I know that not only was he diagnosed with autism, but they diagnosed him with ADHD. So my main concern is focused because you know, you have to focus in life to be able to get a job and to do a lot of things. So my concern is that it is hard for him to stay focused for a long period of time.


Patrice 13:26

Yeah. Okay. What type of what type of teaching model is he working with? Is he in an integrated class which would be children with special needs and then also typically developing children or is he in a contained classroom? What type of class does he benefit from?


Curtis 14:07

They kind of mix it up for certain part of the day he’s in a campaign what ends people might not talk or have certain issues and be in for a certain amount of time during the day they put him in, in another you know, in a integrated class.


Patrice 14:26

Okay, so he’s mainstreamed with the other children sometimes and then pulled out for certain classes. Yeah, I think that’s that’s pretty much what I’m looking to do for my I have a daughter who has ADHD. She doesn’t have autism, but she was born early. She was born at 30 weeks. So she I’m actually in the process of trying to get the school districts to put her in mainstream except for math and English. So yeah. Is that what your son has he pulls out for for English and math?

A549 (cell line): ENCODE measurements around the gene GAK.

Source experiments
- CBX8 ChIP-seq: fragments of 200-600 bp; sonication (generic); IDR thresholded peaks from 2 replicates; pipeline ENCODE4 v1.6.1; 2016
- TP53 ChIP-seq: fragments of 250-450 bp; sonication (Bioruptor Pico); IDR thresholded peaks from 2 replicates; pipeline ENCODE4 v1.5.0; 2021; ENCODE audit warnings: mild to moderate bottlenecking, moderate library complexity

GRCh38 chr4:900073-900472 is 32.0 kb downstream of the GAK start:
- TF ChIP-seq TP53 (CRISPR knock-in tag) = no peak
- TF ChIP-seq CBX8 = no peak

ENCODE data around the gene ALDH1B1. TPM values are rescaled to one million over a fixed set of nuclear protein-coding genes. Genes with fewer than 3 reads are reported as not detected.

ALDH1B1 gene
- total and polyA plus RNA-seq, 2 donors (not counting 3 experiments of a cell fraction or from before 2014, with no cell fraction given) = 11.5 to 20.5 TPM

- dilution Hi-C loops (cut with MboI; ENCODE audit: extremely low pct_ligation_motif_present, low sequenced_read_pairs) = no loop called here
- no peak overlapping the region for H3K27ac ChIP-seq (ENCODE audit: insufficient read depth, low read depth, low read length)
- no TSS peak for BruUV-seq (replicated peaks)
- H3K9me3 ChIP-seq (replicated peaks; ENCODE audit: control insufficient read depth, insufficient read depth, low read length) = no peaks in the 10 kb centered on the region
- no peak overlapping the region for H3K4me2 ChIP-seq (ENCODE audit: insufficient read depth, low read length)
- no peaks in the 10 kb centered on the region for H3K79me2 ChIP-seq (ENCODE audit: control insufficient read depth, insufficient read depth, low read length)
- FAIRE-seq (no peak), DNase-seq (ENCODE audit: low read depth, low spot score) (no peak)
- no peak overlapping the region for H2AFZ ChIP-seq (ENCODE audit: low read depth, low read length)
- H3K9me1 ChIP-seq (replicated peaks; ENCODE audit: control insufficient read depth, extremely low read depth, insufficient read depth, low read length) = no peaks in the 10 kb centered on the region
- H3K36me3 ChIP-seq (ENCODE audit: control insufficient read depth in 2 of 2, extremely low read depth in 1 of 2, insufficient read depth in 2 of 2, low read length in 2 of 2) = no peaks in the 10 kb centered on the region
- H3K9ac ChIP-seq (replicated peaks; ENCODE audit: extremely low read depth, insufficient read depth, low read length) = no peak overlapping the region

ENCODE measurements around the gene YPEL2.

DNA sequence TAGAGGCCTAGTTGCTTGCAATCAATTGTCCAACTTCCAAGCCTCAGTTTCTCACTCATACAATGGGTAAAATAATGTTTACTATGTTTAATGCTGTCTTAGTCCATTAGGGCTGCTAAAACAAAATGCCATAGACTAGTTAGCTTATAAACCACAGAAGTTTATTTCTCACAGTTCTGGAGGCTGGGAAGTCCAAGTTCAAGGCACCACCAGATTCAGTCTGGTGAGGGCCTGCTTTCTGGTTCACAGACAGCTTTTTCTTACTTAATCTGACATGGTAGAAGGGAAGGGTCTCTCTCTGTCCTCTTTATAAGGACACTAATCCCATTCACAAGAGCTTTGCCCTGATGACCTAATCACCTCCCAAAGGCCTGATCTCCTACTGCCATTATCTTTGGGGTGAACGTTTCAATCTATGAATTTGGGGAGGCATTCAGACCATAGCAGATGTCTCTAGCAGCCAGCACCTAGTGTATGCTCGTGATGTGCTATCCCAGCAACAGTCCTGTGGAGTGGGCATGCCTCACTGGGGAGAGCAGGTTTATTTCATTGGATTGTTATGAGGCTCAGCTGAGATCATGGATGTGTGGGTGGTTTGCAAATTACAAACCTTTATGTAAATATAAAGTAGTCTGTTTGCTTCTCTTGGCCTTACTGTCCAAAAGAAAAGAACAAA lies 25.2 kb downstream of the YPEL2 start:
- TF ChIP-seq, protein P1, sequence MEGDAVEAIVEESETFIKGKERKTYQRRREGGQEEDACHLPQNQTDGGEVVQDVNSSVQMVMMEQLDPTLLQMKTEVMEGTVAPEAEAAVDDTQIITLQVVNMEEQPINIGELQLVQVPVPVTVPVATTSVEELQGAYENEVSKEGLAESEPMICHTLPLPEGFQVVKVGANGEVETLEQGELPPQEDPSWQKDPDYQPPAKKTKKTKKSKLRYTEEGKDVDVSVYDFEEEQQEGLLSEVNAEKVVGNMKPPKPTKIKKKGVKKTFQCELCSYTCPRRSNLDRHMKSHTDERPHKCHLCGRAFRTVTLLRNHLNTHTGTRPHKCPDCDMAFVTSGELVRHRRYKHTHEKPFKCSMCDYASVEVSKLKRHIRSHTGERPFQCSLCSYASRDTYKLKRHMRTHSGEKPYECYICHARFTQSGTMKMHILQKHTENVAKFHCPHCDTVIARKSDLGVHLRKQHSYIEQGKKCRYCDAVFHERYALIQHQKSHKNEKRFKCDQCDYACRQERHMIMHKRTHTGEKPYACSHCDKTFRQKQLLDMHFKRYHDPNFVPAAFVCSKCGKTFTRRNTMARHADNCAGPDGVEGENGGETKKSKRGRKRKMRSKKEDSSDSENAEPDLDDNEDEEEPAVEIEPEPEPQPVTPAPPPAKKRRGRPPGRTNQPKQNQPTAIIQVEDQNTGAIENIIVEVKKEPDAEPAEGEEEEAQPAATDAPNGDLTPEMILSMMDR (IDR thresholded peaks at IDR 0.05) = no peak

Curtis 15:02

We just changed schools, we haven’t done a IEP yet, or any kind of update on him just yet.



They usually do that probably sometime in like October-November to give him a chance to see how he does in the classroom. Then you can always reconvene, and get things assessed later. They might even do their own independent testing at that facility to see where he would need help and support. I’m just wondering if this is what you dealt with, too, concerning not just his performance in school, but making friends. My son was, he still is very, very shy. But he’s kind of like a lone wolf, though. He’s now 23. So he enjoys time by himself. And every once in a while, he spends time with his friends. But back then I remember him being in Cub Scouts. And then I was the T Ball Coach. That was funny. But, you know, I did different things like that to try to get him to socialize. So what type of things work for you in that that area?